Seventeen Words of English

 

    Marines were not the only pilots to fly at the Rose Garden. This is a

story about one that  darn near made a "full stop" out of a "touch and go".

 

     The voice was American booming out in a Texas twang: "Namphong Tower,

NamPhong tower   Tiger 12... 15 miles out for staight in for touch and go

bounce pattern".

 

     In the time had been at The Rose Garden  and had never heard of the

"Tiger" call sign.  So I whipped the landing numbers out, then out of curiousity

added a "SAY  TYPE AIRCRAFT". As the Marine pilots generally used Rose Garden as the

call sign, I  knew that this aircraft was a transient.

 

    The Pilot replied in his Texas drawl: "Namphong Tower, Tiger 12 is a

flight of two TEE TWENTEE EEEIGHTS".

 

    I replied, "Tiger 12, Namphong Tower,  check three miles, copy flight of

two T28's."

 

    Texan:  <Click!> <Click!>

 

    A few minutes later, The Texan radios: "Namphong Tower, Tiger 12, 3

miles.

 

    I answered back: "Tiger 12, Namphong Tower, check gear down, wind 210 at

2, cleared  for touch and go".

 

    Texan: "Tiger 12."

 

    The two T28s flew a 360 over headbreak and established separation for

the downwind  portion of the flight pattern. The T28's did a few touch and gos. When

the Texan  flight leader asked for a full stop.

 

    Texan: "Tower, Tiger 12 turning base, requesting full stop."

 

    I replied, "Tiger 12, wind calm, cleared to land, Tiger 11, number 2,

extend downwind    for separation."

 

    The T28 rolled to a stop about mid field turned around and taxied back

up the landing  runway. This wouldn't do as the wing man Tiger 11 was

number 2 and expecting the runway to be clear for his T&G",

 

    I requested: "Tiger 12 Taxi Clear of runway, Tiger 11 execute missed

approach".

 

    The T28 on the runway with the Texan pilot stopped on the runway next to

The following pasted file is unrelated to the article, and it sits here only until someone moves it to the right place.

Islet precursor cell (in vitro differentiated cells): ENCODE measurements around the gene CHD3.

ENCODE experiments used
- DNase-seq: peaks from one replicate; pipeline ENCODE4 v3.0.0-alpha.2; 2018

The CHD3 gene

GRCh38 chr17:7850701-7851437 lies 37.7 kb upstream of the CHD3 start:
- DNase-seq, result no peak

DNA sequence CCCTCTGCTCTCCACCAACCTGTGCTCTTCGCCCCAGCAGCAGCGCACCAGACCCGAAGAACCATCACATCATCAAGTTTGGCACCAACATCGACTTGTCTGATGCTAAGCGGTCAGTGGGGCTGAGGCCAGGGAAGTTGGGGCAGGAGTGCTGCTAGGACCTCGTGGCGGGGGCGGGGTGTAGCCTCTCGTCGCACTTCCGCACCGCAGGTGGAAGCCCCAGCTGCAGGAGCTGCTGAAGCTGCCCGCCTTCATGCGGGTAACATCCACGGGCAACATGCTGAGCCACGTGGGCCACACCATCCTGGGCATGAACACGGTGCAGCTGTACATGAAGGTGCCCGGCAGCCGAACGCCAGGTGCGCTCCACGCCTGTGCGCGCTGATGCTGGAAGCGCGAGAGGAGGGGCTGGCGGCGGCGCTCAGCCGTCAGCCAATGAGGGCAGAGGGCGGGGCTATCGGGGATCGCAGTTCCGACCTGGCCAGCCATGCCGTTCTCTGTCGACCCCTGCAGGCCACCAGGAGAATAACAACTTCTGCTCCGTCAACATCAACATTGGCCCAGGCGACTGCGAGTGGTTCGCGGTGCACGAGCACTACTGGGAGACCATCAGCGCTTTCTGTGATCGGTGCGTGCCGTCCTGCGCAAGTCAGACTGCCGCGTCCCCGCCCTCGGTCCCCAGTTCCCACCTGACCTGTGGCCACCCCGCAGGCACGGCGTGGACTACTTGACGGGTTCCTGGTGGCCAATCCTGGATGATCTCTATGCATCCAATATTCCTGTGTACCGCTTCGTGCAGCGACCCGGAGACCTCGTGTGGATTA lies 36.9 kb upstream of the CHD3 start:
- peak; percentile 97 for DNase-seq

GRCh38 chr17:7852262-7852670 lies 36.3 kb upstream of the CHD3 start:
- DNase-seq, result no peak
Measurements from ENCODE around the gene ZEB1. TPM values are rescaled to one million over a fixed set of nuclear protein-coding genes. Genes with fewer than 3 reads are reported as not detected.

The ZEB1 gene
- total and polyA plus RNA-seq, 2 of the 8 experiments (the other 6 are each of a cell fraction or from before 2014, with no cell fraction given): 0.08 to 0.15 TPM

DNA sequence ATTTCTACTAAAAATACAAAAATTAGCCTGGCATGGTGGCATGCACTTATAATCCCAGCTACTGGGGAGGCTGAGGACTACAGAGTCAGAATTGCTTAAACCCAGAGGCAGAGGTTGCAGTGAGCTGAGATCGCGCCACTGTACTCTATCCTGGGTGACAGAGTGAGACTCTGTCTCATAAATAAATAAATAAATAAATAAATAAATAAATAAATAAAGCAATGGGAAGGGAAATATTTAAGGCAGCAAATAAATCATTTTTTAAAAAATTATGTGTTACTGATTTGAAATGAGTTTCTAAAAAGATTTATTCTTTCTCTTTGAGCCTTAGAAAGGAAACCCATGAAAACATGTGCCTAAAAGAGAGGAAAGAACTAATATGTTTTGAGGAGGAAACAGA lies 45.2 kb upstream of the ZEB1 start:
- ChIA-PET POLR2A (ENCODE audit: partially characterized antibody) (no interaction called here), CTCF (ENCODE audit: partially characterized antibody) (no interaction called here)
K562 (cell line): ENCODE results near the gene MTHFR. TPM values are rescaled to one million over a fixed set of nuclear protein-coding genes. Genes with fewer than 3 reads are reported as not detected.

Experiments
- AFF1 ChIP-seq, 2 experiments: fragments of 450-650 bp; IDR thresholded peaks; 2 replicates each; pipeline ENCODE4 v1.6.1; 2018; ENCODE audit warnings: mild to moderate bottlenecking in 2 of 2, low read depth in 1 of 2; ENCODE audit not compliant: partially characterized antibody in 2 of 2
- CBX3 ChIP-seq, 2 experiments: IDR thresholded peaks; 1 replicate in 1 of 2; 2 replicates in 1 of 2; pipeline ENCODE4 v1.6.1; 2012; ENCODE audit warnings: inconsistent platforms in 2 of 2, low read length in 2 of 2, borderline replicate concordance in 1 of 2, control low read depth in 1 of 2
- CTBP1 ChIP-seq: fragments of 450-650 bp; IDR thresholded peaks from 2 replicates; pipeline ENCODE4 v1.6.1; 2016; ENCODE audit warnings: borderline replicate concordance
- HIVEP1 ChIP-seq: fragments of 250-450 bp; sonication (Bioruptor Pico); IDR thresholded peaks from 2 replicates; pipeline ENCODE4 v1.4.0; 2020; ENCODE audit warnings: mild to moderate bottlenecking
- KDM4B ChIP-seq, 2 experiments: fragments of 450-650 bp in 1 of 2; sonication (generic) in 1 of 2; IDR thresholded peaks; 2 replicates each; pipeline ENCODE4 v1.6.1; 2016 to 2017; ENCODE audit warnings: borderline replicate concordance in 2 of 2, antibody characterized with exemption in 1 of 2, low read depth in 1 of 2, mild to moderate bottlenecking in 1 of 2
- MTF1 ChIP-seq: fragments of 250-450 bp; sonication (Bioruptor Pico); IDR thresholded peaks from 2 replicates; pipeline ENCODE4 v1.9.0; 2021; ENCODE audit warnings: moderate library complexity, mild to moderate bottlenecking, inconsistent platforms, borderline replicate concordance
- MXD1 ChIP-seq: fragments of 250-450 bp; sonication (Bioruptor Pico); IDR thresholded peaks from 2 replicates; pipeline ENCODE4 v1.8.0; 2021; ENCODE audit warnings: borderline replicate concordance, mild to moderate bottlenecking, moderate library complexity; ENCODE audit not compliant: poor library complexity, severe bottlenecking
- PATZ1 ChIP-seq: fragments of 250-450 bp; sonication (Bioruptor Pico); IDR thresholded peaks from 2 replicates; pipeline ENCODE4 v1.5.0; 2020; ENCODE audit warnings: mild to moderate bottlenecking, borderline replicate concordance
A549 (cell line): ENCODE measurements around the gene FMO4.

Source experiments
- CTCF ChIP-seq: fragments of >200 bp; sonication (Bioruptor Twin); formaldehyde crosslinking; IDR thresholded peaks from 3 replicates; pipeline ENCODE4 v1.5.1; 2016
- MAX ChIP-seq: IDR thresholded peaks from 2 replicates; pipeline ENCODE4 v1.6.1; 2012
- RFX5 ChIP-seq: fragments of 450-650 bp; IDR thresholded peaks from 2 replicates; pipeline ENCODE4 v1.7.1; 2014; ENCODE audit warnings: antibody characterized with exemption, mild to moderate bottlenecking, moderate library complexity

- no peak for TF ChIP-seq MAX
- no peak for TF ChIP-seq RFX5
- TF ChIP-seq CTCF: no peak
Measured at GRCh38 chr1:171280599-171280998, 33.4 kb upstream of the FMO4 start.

the tower.

    The canopy opens and out hops a tall American. There is a copilot

remaining  in the aircraft but his helmet barely clears the side of the canopy.  While 

the tall pilot  is walking up to the tower. The radio announces in a very

broken English: "Tiger 12      request takoff." I give the permission and

wait for the Tall American.

 

    The Tall American climbs the steps. When he reaches the top I see he is

another one of those pilots with velcro patches. No identifying items

on his flight suit. He only    tells me that they are training some foreign pilots He would appreciate

us allowing  these flights to use Namphong as a training area.

 

    Meanwhile the two T28s are  doing some touch and go's. The Texan thanks

me and says  one more thing:"Oh, by the way, these trainees only speak 17 words of

English."

    He then  walks back to the edge of the runway. The wing man is doing

pretty good  T&G's. The plane with the solo pilot is turning base.

 

    T28 with solo pilot (in broken English): "Tiger 12, request touch and go."

 

    I reply: " Tiger 12, wind calm, cleared for touch and go."

 

    T28 with solo pilot (seeing Texan on edge of Runway): "Tiger 12, request full stop."

 

    Tiger 12 came down hard on the starboard main wheel, bounced in the air.

Came down came down hard on port main wheel, bounced again. This last bounce took

the aircraft  off the runway into the dirt. It was headed straight for the radar unit

at mid field.  It crabbed from one side to the other as it bounced on alternate main

wheels.

 

      Without much time to think, I pulled the crash alarm. This sounded a

loud claxon  type horn in the radar control room. This horn was supposed warn

everybody to bail out and run for it in the radar control room. No doors opened, nobody

came out. The  T28 was about 6 feet  off the ground still wiggling from side to side

still headed for the radar site. About 100 yards short of the radar site the pilot

somehow regained control, clearing the radome by about no more than ten feet!

The T28 appeared to lose altitude after clearing the radome and hit the ground

once more in a puff of dust. Finally the pilot, climbed up from the dust and

reentered the patten.

 

      A half a minute or so later the phone line to the Radar Control room rang.

 

     Cpl Schnell, "What the #!*& did you do that for? Thats really loud!

Turn it off!"

 

     I answered: "Well I guess it doesn't matter anymore".

     Then turned off the alarm and hung up the phone.

 

     Some how the solo pilot got the plane back on the ground and picked up

the Texan.

 

     Texan's Voice over radio: "Tiger flight will depart the pattern to the West.

 

     I answered: "<Click> <Click>!"